Ben Bernanke , winner of the Nobel Prize in Economics on Monday, helped lead the United States through the 2008 financial crisis as head of the Federal Reserve (Fed, central bank).
Bernanke, who was born in 1968, became Fed chairman in February 2006, just before the collapse of the US housing market triggered a massive global crisis.
Many analysts say that the aggressive and unorthodox measures he pushed through allowed the Fed to shore up the financial system and keep credit flowing, preventing a repeat of a calamity like the Great Depression of the 1930s, an era of which Bernanke is a fan. studious.
However, his critics argue that he did little to avert the crisis and may have helped fuel his causes as Fed governor from 2002-2005, then under Alan Greenspan’s presidency; and then at the head of the Council of Economic Advisers to President George W. Bush (2001-2009).
The Nobel jury awarded him the prize along with fellow American economists Douglas Diamond and Philip Dybvig for having “significantly improved our understanding of the role of banks in the economy, particularly during financial crises, as well as how regulate financial markets.
Bernanke was noted for his analysis of “the worst economic crisis in modern history”: the Great Depression of the 1930s. He published a book of essays on the subject and co-authored another on the 2008 financial crisis.
He is now a member of the Brookings Institution think tank and a senior adviser to asset management firms Pimco and Citadel, appointments that raised concerns about the “revolving door” between Washington and Wall Street.
In recognition of his actions during the global financial crisis, he was named “Person of the Year” by Time magazine in 2009, which called him “the most important figure guiding the world’s most important economy.”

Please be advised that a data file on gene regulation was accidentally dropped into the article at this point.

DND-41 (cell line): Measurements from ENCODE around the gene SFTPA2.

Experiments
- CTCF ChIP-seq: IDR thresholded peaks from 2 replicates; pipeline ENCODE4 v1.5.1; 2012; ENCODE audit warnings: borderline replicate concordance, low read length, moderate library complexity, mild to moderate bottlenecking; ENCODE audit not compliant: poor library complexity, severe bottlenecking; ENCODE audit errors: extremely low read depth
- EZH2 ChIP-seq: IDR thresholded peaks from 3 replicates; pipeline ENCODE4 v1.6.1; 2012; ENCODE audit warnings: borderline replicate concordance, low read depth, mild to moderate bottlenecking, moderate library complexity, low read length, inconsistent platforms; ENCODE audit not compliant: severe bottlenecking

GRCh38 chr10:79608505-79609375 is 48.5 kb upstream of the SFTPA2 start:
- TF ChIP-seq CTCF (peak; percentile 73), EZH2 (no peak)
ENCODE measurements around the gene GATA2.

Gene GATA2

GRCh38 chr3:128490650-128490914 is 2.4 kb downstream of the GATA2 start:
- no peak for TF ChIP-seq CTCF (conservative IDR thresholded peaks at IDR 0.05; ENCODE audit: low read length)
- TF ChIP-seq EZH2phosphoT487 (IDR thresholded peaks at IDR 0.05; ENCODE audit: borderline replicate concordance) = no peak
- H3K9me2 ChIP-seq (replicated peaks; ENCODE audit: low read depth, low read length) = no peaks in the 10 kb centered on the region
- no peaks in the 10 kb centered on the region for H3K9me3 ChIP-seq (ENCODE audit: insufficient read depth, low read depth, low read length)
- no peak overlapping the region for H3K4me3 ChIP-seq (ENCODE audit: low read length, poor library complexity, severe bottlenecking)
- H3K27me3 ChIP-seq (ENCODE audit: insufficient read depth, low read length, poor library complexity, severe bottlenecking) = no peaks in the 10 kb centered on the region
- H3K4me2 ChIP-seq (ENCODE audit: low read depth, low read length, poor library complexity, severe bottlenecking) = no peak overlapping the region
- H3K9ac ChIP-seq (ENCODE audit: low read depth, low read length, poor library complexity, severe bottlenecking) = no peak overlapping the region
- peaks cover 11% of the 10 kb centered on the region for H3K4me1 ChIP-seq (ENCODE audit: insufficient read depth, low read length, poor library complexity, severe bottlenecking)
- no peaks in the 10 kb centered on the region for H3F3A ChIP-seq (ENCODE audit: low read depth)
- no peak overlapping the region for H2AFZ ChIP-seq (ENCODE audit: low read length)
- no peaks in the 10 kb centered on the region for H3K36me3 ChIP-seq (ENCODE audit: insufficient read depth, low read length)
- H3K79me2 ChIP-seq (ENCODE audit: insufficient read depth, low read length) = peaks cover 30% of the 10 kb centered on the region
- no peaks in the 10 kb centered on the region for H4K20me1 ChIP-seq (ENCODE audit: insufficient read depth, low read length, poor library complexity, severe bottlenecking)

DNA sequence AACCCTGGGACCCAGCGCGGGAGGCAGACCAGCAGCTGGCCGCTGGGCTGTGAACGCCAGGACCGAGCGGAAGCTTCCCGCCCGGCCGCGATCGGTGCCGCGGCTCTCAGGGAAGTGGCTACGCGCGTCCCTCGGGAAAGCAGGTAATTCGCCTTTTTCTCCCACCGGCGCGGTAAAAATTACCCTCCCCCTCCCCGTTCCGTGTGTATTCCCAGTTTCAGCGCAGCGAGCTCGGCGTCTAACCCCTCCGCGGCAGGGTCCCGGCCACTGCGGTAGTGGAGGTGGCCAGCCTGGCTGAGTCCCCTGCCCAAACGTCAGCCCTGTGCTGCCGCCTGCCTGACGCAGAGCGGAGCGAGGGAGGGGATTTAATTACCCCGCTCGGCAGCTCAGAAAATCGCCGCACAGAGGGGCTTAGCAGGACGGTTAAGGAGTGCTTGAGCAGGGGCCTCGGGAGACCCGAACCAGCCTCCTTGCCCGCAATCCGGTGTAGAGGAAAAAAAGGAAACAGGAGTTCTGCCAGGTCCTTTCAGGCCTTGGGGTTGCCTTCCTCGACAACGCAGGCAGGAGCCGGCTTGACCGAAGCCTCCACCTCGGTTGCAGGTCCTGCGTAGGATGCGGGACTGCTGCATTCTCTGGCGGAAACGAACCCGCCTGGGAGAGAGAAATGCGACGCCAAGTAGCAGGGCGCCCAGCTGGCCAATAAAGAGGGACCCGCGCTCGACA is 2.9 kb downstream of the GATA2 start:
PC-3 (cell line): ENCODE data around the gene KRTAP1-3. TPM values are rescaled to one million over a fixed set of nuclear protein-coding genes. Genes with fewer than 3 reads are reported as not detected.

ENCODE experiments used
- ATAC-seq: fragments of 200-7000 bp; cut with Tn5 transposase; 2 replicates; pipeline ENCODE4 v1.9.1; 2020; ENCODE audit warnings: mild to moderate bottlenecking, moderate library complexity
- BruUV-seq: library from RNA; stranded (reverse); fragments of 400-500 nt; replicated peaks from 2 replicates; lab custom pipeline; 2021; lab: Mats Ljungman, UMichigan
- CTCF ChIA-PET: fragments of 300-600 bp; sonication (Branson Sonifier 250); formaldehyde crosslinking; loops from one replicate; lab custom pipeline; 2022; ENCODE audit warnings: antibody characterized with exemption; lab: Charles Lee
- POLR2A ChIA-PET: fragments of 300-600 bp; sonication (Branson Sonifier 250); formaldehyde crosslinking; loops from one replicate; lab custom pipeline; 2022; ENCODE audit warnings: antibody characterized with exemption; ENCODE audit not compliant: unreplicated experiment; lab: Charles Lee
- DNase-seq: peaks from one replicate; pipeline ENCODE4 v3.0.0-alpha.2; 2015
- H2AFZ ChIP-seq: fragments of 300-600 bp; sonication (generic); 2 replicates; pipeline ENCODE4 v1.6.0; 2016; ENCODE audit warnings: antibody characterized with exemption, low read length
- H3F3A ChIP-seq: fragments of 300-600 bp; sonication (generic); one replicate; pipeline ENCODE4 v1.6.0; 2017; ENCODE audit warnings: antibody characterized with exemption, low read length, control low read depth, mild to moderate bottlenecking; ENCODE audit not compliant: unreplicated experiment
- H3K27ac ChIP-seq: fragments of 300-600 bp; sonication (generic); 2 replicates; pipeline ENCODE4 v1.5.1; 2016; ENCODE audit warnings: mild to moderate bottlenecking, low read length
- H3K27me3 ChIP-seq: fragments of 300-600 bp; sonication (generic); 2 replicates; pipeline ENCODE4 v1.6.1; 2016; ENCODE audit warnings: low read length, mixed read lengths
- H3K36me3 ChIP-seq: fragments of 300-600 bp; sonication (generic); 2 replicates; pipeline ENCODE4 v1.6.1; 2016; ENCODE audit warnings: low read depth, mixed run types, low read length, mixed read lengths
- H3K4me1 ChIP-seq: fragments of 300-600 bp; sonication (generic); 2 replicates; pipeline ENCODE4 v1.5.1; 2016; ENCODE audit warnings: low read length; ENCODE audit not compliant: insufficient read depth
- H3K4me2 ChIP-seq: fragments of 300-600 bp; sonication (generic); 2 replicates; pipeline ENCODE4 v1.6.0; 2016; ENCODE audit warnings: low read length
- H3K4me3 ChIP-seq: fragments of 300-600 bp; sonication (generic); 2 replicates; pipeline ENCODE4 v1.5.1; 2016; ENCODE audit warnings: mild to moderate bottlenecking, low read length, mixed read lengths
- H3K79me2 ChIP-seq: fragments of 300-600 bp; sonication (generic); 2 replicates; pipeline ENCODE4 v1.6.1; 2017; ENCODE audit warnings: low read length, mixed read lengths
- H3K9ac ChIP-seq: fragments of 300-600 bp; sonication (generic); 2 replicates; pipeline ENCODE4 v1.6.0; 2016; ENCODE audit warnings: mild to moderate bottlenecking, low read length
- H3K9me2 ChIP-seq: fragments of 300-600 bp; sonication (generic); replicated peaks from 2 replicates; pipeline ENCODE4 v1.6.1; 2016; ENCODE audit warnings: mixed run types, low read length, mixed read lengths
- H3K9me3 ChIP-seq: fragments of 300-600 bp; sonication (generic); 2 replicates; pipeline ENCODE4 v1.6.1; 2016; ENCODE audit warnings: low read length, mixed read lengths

“His creative leadership helped make 2009 a period of feeble recovery rather than catastrophic depression,” Time writer Michael Grunwald wrote.
Republican Bush’s successor, Democrat Barack Obama, kept Bernanke at the helm of the central bank, a post he held until 2014.
Bernanke always emphasized the importance of transparency in the monetary entity’s communications, moving away from Greenspan’s bombastic statements. And unlike his predecessor, he often spoke to the press.
Joseph Brusuelas, director of Moody’s Analytics, once said the Fed’s unorthodox response to the global financial crisis was “unprecedented” as it cut its guide rate to zero and “flooded the financial system with liquidity.”
The Fed’s actions, he added, “slowly rebuilt confidence in the banking system.”
Jeffrey Sachs, an economist at Columbia University, said in September 2008, on the occasion of the collapse of Lehman Brothers, that “a depression seemed possible” but that action by central banks “kept the financial markets from collapsing.”
Lehman “gran error”
But others criticize Bernanke for failing to anticipate the gravity of the situation: In 2007, when the first signs of the subprime crisis emerged, he assured Congress that the fallout would be limited.
Others accuse him of not having acted quickly enough to lower interest rates once the magnitude of the crisis became clear, as the Fed adopted a stance of a slow rate cut, before the emergency lowering of January 2008.
Among Bernanke’s critics, the late economist Allan Meltzer of Carnegie Mellon University said the Lehman collapse represented a mistake of historic proportions.
“Allowing Lehman to fail without warning is one of the great mistakes in the history of the Federal Reserve,” he wrote in an essay in The Wall Street Journal.
The son of a pharmacist and a teacher, Bernanke was born on December 13, 1953 into a Jewish home in heavily Christian Augusta, Georgia, though he spent his childhood in Dillon, a South Carolina farming town of 7,500.
He was a star student, achieving a near perfect score on the college entrance exam. He studied economics at Harvard, graduating with honors in 1975. He then obtained a PhD in economics from the Massachusetts Institute of Technology (MIT).
He worked at Princeton for 17 years before joining the Federal Reserve board in 2002.